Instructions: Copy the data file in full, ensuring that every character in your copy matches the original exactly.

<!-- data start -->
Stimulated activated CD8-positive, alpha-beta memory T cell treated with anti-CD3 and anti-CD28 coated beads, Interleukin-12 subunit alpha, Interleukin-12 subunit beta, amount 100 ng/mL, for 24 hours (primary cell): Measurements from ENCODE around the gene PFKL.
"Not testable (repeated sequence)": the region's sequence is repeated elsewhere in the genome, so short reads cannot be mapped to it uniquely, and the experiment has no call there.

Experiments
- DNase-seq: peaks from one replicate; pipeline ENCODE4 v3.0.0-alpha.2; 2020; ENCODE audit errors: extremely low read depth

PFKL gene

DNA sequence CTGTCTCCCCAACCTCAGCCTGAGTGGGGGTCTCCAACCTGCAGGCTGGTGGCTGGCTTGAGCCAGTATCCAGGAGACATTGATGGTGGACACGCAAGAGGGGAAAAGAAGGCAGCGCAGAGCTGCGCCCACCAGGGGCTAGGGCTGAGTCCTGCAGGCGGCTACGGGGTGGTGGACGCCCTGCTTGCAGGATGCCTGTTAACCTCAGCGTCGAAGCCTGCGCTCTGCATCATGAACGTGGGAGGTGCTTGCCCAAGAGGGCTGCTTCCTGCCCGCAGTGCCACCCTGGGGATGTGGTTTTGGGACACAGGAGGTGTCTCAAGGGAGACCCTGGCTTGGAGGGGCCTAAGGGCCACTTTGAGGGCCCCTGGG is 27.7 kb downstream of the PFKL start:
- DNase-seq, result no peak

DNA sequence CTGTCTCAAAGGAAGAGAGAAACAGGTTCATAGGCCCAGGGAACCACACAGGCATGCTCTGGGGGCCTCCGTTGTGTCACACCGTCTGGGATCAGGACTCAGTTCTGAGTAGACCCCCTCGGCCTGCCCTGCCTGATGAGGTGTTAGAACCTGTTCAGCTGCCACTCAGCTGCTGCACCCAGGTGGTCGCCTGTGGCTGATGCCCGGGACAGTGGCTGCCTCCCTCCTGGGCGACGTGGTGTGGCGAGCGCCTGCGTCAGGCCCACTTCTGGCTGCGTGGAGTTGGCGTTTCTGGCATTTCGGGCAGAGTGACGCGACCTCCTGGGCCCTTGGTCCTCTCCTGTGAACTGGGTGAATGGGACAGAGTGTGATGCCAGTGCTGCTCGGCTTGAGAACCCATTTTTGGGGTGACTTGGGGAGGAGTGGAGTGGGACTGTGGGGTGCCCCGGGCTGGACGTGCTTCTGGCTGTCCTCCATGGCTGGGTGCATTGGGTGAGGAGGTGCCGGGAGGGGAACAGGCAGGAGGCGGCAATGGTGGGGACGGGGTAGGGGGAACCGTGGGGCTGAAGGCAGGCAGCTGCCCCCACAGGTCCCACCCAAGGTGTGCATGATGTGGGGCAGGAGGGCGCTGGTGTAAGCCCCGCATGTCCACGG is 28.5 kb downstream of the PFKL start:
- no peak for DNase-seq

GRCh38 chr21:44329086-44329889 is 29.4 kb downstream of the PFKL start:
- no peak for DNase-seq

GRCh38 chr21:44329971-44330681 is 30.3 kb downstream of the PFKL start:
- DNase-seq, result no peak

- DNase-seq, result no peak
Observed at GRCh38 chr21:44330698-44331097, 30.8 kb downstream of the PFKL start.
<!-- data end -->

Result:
Stimulated activated CD8-positive, alpha-beta memory T cell treated with anti-CD3 and anti-CD28 coated beads, Interleukin-12 subunit alpha, Interleukin-12 subunit beta, amount 100 ng/mL, for 24 hours (primary cell): Measurements from ENCODE around the gene PFKL.
"Not testable (repeated sequence)": the region's sequence is repeated elsewhere in the genome, so short reads cannot be mapped to it uniquely, and the experiment has no call there.

Experiments
- DNase-seq: peaks from one replicate; pipeline ENCODE4 v3.0.0-alpha.2; 2020; ENCODE audit errors: extremely low read depth

PFKL gene

DNA sequence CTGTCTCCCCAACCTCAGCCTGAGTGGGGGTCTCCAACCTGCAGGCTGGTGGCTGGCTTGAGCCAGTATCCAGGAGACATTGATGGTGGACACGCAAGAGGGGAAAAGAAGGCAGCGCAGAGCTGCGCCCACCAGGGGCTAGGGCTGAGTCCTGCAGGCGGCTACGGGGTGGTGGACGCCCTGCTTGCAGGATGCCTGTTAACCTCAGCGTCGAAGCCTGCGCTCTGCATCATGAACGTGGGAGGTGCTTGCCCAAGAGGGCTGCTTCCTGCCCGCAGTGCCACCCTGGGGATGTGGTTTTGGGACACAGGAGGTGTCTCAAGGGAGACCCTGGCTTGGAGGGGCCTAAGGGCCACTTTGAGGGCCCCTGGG is 27.7 kb downstream of the PFKL start:
- DNase-seq, result no peak

DNA sequence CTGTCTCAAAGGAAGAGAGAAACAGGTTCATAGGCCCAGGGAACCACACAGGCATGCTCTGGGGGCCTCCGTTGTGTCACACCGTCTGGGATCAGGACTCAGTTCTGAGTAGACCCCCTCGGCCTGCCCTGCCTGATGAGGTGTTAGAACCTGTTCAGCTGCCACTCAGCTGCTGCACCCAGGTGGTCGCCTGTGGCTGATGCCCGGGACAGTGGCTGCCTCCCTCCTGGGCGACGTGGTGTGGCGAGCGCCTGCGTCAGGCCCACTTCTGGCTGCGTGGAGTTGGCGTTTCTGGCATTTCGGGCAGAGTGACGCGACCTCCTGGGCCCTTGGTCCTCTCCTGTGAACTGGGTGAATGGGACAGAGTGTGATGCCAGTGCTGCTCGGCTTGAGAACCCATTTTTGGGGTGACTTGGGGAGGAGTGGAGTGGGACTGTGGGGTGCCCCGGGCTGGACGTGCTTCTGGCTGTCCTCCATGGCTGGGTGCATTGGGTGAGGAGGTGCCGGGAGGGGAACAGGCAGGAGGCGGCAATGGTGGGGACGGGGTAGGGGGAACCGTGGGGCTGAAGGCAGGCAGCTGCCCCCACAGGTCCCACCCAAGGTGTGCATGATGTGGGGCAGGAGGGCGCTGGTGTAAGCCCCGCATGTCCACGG is 28.5 kb downstream of the PFKL start:
- no peak for DNase-seq

GRCh38 chr21:44329086-44329889 is 29.4 kb downstream of the PFKL start:
- no peak for DNase-seq

GRCh38 chr21:44329971-44330681 is 30.3 kb downstream of the PFKL start:
- DNase-seq, result no peak

- DNase-seq, result no peak
Observed at GRCh38 chr21:44330698-44331097, 30.8 kb downstream of the PFKL start.